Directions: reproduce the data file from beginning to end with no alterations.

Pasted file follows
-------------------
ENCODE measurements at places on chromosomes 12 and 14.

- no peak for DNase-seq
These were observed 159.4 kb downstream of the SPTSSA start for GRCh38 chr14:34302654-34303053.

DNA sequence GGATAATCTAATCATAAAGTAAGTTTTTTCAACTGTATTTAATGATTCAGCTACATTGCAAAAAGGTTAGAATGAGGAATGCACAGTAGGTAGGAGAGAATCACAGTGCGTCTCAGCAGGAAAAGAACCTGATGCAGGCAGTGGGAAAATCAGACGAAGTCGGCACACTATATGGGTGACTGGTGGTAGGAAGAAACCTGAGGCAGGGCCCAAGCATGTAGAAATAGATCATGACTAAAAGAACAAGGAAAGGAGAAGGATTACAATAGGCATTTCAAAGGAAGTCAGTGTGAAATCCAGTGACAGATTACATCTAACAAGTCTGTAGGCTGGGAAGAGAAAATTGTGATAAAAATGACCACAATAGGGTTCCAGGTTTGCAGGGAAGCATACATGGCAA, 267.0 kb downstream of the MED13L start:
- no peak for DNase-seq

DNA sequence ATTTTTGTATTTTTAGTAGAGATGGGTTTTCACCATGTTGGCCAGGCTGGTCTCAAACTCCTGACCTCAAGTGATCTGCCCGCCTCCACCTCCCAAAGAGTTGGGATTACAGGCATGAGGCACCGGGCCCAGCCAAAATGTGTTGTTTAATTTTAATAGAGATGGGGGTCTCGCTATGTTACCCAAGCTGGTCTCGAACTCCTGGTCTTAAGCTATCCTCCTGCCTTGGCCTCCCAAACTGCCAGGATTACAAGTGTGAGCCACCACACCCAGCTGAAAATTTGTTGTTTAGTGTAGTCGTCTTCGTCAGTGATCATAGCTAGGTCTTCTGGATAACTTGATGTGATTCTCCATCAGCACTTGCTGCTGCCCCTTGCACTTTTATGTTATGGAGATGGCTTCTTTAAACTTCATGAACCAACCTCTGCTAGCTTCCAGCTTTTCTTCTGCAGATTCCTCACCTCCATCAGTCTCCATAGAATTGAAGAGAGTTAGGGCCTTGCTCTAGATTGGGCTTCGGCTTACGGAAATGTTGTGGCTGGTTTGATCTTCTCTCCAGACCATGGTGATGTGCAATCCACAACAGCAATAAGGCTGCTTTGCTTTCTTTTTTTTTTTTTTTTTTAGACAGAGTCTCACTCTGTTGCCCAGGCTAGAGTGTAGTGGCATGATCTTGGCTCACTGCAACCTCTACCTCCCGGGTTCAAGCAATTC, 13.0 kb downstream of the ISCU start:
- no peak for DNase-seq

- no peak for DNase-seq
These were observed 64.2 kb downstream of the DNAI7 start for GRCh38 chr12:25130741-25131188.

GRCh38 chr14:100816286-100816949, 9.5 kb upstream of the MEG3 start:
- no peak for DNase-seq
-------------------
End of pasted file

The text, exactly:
ENCODE measurements at places on chromosomes 12 and 14.

- no peak for DNase-seq
These were observed 159.4 kb downstream of the SPTSSA start for GRCh38 chr14:34302654-34303053.

DNA sequence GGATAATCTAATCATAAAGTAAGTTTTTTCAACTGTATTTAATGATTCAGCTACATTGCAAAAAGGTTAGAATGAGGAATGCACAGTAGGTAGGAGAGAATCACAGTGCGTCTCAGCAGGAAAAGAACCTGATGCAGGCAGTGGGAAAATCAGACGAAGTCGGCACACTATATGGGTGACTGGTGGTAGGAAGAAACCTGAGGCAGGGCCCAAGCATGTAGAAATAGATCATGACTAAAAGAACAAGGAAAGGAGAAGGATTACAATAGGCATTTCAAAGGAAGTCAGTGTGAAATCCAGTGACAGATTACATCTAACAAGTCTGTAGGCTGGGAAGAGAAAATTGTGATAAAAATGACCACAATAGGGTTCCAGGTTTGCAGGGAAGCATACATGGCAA, 267.0 kb downstream of the MED13L start:
- no peak for DNase-seq

DNA sequence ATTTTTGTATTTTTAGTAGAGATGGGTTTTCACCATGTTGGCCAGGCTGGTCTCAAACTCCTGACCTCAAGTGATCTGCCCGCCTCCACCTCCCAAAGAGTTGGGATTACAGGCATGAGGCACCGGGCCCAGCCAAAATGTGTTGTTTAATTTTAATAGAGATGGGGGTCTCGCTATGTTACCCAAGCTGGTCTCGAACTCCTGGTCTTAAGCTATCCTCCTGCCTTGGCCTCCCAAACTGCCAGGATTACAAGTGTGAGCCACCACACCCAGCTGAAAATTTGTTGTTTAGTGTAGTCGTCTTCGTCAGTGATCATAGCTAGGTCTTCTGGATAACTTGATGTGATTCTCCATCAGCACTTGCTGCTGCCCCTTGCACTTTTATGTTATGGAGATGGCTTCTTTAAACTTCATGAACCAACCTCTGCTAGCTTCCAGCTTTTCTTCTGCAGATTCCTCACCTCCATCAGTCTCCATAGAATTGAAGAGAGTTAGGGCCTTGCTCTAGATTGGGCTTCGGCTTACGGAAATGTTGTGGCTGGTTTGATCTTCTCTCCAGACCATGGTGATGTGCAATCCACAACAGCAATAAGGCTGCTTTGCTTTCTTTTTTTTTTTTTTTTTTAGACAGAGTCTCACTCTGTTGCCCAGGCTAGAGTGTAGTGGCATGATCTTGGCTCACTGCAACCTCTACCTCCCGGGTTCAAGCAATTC, 13.0 kb downstream of the ISCU start:
- no peak for DNase-seq

- no peak for DNase-seq
These were observed 64.2 kb downstream of the DNAI7 start for GRCh38 chr12:25130741-25131188.

GRCh38 chr14:100816286-100816949, 9.5 kb upstream of the MEG3 start:
- no peak for DNase-seq